She demurred when asked about a presidential run and urged the Tea Party movement not to be about a single personality. But her purpose here seems quite clear. She is making the case that there is a powerful political movement, test run in Massachusetts, for independent-minded populists and conservatives. While she isn’t yet offering herself as a candidate, it doesn’t take much imagination to hear that same speech a year or two from now, phrased as an announcement of her presidential candidacy.

But for a moment, let’s put Palin aside. The issues she hit certainly comprise the core criticisms of Obama and will form the platform for conservatives in 2010 and 2012. Many of the issues she enumerated were positions that lifted Chris Christie, Bob McDonnell, and Scott Brown to victory, proving that there is not, in fact, much daylight between Tea Party activists, mainstream Republicans, and disaffected independent voters. And in one form or another, we are hearing similar themes from virtually all Republicans — whether it’s Rep. Paul Ryan or Marco Rubio or Meg Whitman or the other 2012 likely contenders.

So the question, I think, for Republicans is not what but who — who will emerge as the most effective standard bearer of that agenda. That — despite the continual chatter from the punditocracy to find the answer right now — can wait for the 2012 presidential campaign. The “what” will suffice for a nationalized, 2010 midterm election. And then the race will be on to see if Palin or some other figure emerges as the most effective champion for that core agenda.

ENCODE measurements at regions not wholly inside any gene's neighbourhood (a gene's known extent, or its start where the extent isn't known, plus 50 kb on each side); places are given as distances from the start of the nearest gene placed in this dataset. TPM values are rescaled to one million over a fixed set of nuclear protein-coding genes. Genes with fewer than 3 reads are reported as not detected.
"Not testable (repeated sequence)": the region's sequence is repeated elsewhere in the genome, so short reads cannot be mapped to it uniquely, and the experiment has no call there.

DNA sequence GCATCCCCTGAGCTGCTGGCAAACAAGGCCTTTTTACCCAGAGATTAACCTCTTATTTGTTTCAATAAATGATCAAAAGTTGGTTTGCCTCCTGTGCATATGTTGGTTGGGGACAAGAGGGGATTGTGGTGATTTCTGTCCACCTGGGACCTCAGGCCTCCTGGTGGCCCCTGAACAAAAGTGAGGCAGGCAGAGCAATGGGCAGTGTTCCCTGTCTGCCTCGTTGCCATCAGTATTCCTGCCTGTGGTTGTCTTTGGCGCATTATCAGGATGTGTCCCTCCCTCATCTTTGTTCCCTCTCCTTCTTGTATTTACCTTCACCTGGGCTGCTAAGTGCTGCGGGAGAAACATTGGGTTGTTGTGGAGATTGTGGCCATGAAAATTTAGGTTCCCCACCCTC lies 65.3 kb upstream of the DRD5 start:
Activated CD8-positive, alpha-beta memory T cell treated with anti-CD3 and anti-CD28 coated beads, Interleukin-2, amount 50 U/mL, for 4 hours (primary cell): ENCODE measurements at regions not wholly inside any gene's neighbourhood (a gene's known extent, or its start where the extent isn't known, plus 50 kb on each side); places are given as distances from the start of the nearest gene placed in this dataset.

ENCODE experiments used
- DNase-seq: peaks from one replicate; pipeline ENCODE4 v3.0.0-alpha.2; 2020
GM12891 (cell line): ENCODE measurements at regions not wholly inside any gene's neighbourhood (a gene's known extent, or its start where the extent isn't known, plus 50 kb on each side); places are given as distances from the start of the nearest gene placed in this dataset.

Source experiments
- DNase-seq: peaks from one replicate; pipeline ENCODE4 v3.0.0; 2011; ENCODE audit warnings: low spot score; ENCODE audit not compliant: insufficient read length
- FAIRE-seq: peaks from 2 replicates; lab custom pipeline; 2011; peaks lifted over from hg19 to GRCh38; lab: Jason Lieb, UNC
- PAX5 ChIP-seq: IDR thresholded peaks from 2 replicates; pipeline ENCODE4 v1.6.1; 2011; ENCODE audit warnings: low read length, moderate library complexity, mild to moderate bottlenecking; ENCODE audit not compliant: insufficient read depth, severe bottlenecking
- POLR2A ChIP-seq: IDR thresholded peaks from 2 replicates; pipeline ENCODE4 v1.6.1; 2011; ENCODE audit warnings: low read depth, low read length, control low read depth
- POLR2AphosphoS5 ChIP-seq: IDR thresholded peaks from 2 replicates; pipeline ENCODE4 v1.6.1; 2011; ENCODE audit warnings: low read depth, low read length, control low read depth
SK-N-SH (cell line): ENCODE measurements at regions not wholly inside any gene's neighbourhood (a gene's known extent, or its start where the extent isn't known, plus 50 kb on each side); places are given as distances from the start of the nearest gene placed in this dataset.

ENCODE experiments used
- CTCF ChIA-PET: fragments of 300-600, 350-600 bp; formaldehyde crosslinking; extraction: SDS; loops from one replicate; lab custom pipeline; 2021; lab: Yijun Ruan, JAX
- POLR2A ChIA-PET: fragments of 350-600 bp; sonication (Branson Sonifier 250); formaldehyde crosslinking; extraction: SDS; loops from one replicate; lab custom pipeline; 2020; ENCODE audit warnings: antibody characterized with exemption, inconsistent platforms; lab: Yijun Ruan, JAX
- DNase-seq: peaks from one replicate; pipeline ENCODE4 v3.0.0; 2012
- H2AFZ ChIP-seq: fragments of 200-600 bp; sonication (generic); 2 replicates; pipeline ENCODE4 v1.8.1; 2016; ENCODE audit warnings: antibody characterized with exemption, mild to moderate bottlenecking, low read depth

Palin has followed no rule book and no pundit’s advice in the last year. She quit the governorship, sold millions of books, got a million and a half Facebook fans, broke through the health-care reform debate with her “death panel” critique, and now has endeared herself to a grassroots movement. Pundits will ask, “But is that enough?” Well, it’s a lot for a year’s work. After all, we are two years away from the start of the primary season. But this much is clear: her potential opponents for 2012 will have to figure out how to match the enthusiasm and affection she generates. (The mainstream media and liberals [but I repeat myself] loathe her, but they don’t vote in the GOP presidential primary.) And, without adopting the criticisms favored by the mainstream media — e.g., she lacks an Ivy League degree – that are likely to alienate the conservative base, they must figure out how to make the case that she’s not the right person to go toe to toe with Obama. That’s not, by any means, an impossible task. But judging from last night’s outing, the flock of 2012 contenders may have their work cut out for them.

Read Less